NEW LEXINGTON — As citizens of Ohio continue to live in the new normal of today, the state is still focussing on coronavirus (COVID-19) cases throughout the state. With more expansions on testing, local residents may want to take advantage of the opportunity.
While some are eager to get back to normal routines and lifestyles, Perry County Health Commissioner Angela DeRolph stated that the pandemic is far from over.
“While it’s impossible to eliminate all risks, by following recommended precautions from the Perry County Health Department, Ohio Department of Health and the Centers for Disease Control and Prevention we can reduce the chances of becoming infected with COVID-19 and allow people to enjoy their activities,” DeRolph told The Perry County Tribune.
During these uncertain times, some locals are anxious to resume old routines. DeRolph explained that people should view COVID-19 in four dimensions; “Distance to other people, environment, activity and time spent together.”
“For example, more distance is better, outdoors is safer than indoors, activities that involve lots of exhaling are more dangerous than quieter ones and longer time spent with others is more dangerous than a shorter time,” the county health commissioner said.
DeRolph added as more locals venture out to local businesses, such as their favorite restaurant, they must continue to make safe decisions.
“Continue to make safe choices, not only to protect yourself, but to protect others in our community,” DeRolph commented.
In Perry County, according to the Perry County Health Department as of the afternoon of June 19, it was reported there are 23 lab confirmed cases of COVID-19 in the county. Of those, the virus has affected 13 males and 13 females.
According to the Ohio Department of Health, via coronavirus.ohio.gov, it has reported an additional three cases in the county adding up to 26 cases total for the area.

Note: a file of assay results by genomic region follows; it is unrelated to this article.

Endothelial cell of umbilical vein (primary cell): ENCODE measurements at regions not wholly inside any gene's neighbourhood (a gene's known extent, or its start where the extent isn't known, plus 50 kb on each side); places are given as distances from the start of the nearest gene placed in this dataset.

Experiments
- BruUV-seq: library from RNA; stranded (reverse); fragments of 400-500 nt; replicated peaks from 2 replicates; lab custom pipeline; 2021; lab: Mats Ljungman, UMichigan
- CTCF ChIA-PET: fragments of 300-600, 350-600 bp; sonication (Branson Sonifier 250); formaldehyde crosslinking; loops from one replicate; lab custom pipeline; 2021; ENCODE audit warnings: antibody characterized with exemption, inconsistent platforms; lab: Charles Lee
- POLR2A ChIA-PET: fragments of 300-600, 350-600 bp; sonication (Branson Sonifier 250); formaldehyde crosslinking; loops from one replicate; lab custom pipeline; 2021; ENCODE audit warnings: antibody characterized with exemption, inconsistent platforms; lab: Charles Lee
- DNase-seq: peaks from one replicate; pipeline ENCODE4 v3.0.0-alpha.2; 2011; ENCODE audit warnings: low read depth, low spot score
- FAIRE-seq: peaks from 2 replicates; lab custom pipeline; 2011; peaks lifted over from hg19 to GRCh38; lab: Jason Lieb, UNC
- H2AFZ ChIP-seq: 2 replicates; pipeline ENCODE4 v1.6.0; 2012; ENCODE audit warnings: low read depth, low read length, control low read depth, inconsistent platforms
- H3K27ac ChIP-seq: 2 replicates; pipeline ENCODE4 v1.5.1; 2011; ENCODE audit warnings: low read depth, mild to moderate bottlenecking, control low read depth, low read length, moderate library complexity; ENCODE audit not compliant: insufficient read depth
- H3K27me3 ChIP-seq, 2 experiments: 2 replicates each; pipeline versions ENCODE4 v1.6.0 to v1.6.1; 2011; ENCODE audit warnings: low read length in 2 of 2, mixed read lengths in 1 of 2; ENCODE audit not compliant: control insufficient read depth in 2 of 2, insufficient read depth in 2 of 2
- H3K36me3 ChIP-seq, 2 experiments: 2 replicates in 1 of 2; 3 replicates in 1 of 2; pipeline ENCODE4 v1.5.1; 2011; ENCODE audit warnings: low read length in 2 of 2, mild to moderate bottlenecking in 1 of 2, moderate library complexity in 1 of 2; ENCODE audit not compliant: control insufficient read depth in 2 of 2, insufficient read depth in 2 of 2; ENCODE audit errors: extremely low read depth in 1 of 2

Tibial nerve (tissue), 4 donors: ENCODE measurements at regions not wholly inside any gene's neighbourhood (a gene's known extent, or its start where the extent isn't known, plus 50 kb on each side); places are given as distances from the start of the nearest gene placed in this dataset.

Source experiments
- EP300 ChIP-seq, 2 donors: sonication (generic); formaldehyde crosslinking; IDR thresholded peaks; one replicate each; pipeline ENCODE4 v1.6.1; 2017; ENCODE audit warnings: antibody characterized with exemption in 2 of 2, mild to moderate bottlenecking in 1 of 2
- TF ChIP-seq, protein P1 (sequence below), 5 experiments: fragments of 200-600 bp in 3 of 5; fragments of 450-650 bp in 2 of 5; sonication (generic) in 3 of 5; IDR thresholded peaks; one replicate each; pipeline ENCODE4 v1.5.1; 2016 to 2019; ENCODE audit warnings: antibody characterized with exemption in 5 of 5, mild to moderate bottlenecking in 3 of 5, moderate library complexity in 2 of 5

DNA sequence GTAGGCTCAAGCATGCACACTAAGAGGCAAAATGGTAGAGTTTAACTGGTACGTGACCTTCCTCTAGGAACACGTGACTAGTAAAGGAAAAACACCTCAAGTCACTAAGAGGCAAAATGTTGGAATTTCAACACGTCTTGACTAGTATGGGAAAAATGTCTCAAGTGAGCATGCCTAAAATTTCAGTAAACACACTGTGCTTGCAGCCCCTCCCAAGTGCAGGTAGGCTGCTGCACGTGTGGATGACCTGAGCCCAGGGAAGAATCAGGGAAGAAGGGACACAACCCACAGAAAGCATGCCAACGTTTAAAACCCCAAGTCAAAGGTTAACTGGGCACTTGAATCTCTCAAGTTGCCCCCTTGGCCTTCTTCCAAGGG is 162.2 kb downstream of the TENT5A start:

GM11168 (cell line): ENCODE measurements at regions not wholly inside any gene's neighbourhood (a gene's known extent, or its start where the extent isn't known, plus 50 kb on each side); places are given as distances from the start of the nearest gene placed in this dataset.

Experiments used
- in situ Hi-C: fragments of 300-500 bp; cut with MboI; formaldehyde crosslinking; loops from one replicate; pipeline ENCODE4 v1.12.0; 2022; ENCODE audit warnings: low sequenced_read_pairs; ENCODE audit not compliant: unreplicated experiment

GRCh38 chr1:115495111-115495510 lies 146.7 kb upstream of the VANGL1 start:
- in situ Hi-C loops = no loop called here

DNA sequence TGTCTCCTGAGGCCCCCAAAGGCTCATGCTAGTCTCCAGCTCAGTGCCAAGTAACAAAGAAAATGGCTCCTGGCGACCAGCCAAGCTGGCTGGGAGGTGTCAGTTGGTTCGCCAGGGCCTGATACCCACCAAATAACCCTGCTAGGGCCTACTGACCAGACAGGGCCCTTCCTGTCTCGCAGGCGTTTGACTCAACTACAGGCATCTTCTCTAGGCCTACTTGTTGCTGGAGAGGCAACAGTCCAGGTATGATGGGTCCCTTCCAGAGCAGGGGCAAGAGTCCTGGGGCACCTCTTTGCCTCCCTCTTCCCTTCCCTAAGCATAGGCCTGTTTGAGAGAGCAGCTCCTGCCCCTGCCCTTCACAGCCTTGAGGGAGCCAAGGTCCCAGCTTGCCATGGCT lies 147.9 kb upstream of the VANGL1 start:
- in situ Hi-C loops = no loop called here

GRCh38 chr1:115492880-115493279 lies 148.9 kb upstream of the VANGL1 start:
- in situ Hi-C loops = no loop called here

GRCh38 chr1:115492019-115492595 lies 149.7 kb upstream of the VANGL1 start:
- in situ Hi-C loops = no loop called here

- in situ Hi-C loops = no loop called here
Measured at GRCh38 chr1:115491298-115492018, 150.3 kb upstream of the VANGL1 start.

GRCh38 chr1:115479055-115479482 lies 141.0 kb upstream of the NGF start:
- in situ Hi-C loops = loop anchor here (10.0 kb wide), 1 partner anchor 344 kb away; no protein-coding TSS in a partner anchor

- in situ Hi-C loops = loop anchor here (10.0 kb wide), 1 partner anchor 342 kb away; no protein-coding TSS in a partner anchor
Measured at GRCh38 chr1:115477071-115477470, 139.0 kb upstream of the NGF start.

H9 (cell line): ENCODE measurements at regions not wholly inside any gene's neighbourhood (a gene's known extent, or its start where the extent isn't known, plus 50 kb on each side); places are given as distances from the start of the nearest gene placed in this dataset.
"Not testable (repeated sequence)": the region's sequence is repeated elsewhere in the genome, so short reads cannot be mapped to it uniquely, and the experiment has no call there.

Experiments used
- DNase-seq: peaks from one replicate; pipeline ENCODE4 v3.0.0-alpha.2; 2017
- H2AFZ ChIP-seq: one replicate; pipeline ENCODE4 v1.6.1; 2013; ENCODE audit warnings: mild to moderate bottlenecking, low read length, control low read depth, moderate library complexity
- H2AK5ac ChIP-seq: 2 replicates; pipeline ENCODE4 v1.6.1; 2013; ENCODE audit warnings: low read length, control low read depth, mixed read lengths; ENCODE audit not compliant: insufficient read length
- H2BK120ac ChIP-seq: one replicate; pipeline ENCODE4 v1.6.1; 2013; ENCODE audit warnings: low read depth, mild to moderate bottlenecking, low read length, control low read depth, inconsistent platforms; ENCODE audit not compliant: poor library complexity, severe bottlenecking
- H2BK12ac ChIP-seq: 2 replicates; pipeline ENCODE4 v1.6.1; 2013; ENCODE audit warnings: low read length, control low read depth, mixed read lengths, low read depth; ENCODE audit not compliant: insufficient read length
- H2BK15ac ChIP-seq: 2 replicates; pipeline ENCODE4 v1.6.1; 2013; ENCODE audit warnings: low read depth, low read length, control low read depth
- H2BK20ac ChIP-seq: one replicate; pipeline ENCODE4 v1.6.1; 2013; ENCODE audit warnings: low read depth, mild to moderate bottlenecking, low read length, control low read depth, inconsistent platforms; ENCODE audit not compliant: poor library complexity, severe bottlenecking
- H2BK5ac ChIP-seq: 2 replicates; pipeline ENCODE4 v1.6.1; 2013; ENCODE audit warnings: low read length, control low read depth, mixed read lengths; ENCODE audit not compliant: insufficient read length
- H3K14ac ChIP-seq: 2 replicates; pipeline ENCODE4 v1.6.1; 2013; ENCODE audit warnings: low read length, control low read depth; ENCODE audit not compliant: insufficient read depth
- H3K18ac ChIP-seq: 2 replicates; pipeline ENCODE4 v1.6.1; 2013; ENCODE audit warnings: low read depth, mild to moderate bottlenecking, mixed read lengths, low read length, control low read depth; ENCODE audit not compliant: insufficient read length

Also as of last Tuesday, five active cases have been confirmed by the local health department. There has also been a total of seven hospitalizations. Only one death has been reported by the health department.
Neighboring counties have also experienced confirmed case increase. In Muskingum County, the state’s health department has reported a total of 65 confirmed cases in the area. Additionally, there have been 11 hospitalizations and one death reported.
In Licking County, there have been a total of 337 cases confirmed in the area. There have also been 42 hospitalizations and 11 deaths recorded.
According to the Licking County Health Department’s Facebook page, as of June 17, 24 of the patients are listed as probable. Of the data published, three individuals are currently hospitalized and 132 individuals have been classified as recovered from the illness.
The Licking County Health Department also clarified that probable cases means a patient is diagnosed with COVID-19 upon physical examination presenting a set of illness criteria without a test.
In Fairfield County, the state health department reported that there have been 414 cases confirmed in the area. The department also records that 57 individuals require hospitalizations as well as 12 deaths.
In Hocking County, the state’s health department reported 74 confirmed cases in the area. Additionally, there have also been 16 individuals who have been hospitalized as well as seven deaths.
In Athens County, similar numbers to Perry County, it was reported that there were 25 confirmed cases of COVID-19 with only four hospitalizations and one death.
Morgan County has seen a total of six cases. No hospitalizations and deaths have been recorded.
According to the statehouse in Columbus on June 9, Ohio Gov. Mike DeWine stated the state has distributed over 30 million pieces of personal protective equipment (PPE). He added that the sources for the equipment involved the Federal Emergency Management Agency (FEMA), donations made, JobsOhio purchases.
Also, the Ohio Bureau of Workers’ Compensation Protecting Ohio’s Workforce- We’ve Got you Covered program has given over 1.5 million facial coverings to employers to support efforts already set by businesses.
The state is also giving PPE to the Ohio Department of Mental Health and Addiction Services via the office of Pharmacy Services in order to support requests from other state agencies boards and commissions.